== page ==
Trainer’s Souls & Chicken Soup

Twas with great shock and horror that I see my last blog was over two years ago! *hands head in shame and vows to be more diligent in future* In my defence though I can honestly say the last two years have been, without a doubt, the most trying of my life – think lovechild of The Bold & The Beautiful and Jersey Shore and you’re halfway there…

I won’t bore readers with the details, but suffice to say it’s been rough. So you can just imagine my relief at the thought that my annual four week break is just around the corner. I was contemplating just how marvellous this time off will be. Nice lazy days, time with family and friends, no work…what!? No work!? No contact with the people and dogs that come to our training centre!? And then it dawned on me… the contact with people and their dogs has been the best therapy I could have ever received during my traumatic two years. And I started beaming. I am so blessed to have a job that simultaneously grounds and energises me like this. Thank you universe!

Not before long the scientist in me starts questioning why this is so? It’s a multi-faceted answer and one I haven’t totally figured out yet, but here goes... I suspect my work grounds me because every now and then it gives me a gentle reminder that I most certainly do not know it all. And I love that. It prompts me to remember that I am a very little cog in a very big machine, which helps put things into perspective. Suddenly my problems do not seem so big.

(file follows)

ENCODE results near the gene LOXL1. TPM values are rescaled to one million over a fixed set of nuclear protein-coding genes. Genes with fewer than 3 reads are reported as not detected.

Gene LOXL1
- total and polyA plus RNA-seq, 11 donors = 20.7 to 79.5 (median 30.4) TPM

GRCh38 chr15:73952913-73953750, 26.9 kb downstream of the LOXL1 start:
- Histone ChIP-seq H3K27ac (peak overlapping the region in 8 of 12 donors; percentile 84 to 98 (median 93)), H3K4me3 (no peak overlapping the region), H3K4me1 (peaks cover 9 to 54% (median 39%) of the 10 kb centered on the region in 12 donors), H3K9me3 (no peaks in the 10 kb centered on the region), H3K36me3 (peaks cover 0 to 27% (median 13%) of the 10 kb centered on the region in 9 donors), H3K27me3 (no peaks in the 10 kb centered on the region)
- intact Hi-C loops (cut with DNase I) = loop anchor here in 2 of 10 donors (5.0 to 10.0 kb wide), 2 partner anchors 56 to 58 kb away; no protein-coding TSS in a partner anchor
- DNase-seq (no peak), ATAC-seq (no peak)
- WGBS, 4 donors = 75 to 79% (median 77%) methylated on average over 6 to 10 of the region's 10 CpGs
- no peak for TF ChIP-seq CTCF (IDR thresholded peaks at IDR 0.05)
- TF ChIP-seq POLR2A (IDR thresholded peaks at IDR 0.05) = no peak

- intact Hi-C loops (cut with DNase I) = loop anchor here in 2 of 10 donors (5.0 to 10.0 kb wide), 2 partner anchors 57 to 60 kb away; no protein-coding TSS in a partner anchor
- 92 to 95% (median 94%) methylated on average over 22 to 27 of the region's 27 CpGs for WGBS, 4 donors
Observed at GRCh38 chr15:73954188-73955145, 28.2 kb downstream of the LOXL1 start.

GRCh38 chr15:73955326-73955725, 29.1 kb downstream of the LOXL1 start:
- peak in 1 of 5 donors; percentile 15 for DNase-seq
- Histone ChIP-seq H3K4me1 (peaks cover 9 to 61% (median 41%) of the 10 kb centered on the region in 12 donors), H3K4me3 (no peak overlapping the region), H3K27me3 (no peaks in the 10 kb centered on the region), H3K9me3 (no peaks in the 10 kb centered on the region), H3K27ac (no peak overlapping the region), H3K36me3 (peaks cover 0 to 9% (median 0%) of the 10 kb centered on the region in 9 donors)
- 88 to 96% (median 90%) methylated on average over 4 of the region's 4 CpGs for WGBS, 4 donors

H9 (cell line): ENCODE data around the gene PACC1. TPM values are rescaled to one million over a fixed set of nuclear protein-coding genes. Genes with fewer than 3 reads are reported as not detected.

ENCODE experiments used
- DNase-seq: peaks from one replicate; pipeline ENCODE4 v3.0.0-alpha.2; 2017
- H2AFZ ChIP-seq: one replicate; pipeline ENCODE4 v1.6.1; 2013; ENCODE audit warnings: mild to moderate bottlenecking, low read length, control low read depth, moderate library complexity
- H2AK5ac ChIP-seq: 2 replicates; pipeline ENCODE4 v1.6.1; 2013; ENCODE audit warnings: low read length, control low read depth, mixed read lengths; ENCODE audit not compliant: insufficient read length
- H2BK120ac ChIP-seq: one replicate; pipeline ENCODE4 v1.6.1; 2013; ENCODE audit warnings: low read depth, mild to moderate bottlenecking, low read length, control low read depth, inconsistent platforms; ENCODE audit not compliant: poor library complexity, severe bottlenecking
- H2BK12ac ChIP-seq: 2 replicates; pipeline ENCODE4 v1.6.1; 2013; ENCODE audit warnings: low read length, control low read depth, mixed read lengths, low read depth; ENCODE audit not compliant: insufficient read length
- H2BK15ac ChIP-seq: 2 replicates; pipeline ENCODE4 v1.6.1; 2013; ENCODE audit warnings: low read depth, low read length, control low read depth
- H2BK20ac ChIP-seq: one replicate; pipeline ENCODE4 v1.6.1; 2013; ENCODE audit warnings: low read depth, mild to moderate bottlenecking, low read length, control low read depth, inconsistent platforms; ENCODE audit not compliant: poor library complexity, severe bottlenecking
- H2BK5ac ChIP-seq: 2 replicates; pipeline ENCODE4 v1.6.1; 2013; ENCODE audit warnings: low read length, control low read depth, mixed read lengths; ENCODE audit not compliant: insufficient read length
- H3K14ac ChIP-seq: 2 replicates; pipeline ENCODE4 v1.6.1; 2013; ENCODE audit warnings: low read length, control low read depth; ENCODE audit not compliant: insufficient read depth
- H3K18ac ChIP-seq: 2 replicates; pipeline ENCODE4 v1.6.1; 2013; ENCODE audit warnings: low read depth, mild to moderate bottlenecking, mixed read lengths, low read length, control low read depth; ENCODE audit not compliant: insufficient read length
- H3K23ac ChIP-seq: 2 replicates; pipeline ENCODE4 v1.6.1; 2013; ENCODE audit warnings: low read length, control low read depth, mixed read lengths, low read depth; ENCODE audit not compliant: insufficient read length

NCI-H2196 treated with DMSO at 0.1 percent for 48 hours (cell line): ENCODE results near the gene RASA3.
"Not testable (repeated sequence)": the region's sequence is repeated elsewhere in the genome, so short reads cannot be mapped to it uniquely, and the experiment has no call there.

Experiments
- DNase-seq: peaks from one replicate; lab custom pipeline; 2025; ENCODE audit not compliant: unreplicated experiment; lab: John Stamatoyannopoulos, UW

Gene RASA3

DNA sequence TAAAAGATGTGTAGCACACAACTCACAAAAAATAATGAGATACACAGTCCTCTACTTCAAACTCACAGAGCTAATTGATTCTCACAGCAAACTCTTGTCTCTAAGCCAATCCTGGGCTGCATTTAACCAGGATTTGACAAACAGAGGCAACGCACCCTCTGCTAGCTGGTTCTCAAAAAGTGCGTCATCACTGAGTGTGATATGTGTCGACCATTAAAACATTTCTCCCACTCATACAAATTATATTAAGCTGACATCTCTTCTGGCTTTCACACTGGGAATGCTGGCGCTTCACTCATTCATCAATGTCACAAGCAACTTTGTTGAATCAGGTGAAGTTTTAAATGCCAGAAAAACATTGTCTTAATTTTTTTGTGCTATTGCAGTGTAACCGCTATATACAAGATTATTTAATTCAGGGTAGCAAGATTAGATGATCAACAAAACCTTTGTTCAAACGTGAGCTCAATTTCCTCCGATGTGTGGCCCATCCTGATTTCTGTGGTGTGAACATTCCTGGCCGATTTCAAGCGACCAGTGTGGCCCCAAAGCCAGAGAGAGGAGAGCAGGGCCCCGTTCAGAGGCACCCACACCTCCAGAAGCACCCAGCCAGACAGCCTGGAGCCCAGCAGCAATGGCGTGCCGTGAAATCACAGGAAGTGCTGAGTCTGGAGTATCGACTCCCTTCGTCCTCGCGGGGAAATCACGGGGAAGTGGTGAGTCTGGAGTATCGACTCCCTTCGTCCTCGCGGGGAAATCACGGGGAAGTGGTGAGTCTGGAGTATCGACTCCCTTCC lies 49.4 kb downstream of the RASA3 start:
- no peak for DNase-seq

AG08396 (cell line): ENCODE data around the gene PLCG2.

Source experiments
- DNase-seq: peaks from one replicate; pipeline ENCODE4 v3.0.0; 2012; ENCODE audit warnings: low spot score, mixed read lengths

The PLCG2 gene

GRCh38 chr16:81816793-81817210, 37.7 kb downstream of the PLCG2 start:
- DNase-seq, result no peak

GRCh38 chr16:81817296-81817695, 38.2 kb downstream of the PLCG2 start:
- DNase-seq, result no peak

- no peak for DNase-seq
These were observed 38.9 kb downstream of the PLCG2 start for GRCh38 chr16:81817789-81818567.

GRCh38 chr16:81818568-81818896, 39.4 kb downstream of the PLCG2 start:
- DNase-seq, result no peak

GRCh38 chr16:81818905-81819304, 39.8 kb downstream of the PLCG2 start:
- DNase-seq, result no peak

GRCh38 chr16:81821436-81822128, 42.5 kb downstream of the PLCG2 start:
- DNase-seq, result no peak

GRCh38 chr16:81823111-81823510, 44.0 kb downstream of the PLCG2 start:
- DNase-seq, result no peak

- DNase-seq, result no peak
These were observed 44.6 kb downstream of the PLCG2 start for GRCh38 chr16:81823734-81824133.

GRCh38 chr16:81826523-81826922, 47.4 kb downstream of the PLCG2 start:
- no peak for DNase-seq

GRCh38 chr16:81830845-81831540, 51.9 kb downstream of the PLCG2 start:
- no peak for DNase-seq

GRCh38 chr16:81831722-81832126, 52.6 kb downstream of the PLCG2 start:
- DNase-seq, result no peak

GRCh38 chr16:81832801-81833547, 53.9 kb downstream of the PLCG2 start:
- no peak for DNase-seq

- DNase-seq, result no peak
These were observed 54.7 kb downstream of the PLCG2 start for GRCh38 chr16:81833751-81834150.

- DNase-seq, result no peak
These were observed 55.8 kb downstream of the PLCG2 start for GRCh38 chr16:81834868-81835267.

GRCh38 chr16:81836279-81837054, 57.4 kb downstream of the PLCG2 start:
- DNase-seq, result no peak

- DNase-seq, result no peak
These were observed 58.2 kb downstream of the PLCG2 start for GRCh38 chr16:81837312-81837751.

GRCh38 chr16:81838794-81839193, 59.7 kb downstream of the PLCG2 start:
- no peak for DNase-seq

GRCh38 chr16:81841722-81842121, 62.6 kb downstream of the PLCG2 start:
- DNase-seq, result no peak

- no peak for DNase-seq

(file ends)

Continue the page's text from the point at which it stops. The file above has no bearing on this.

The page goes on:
My work also energises me and I can only imagine that this is so because of the many people and dogs I interact with. I so enjoy meeting the new handlers and their dogs every month. Being afforded the opportunity to make a difference in their lives is such a privilege and I thank these people for allowing me that. This honour is something that fills me with joy.

I also treasure the numerous relationships I have with the long-standing handlers at our training centre. Each week I get to spend time with this extended family. I can arrive at classes in a miserable mood, but at the end of the classes I always leave happy. Over the years these relationships have meant that I have shared in the lives of these people – sometimes it is joyful and sometimes it is heart-breaking, as we recently experienced with the sudden passing of one of the handlers. But even these tragic events remind me that these people have touched my life and I am richer for having known them. I would much rather have my life enriched and occasionally experience a low than have a sterile life devoid of peaks and troughs.

Don’t get me wrong – it’s not all candy floss, fluffy clouds and rainbows! There are times the handlers make me want to scratch my own eyes out and take up a career in professional knitting. However these times can also help mould the relationship between the trainer and the handler into something that’s really honest, rewarding and very special in the end.

I want to thank the people out there who, without even realising it, have helped me over an incredibly difficult period in my life. I don’t think they will ever know what their mere presence has meant to me. There’s a lesson in that itself isn’t there?

Handlers – we know them as the people on the other end of the lead, but I like to think of them as chicken soup for the trainer’s soul.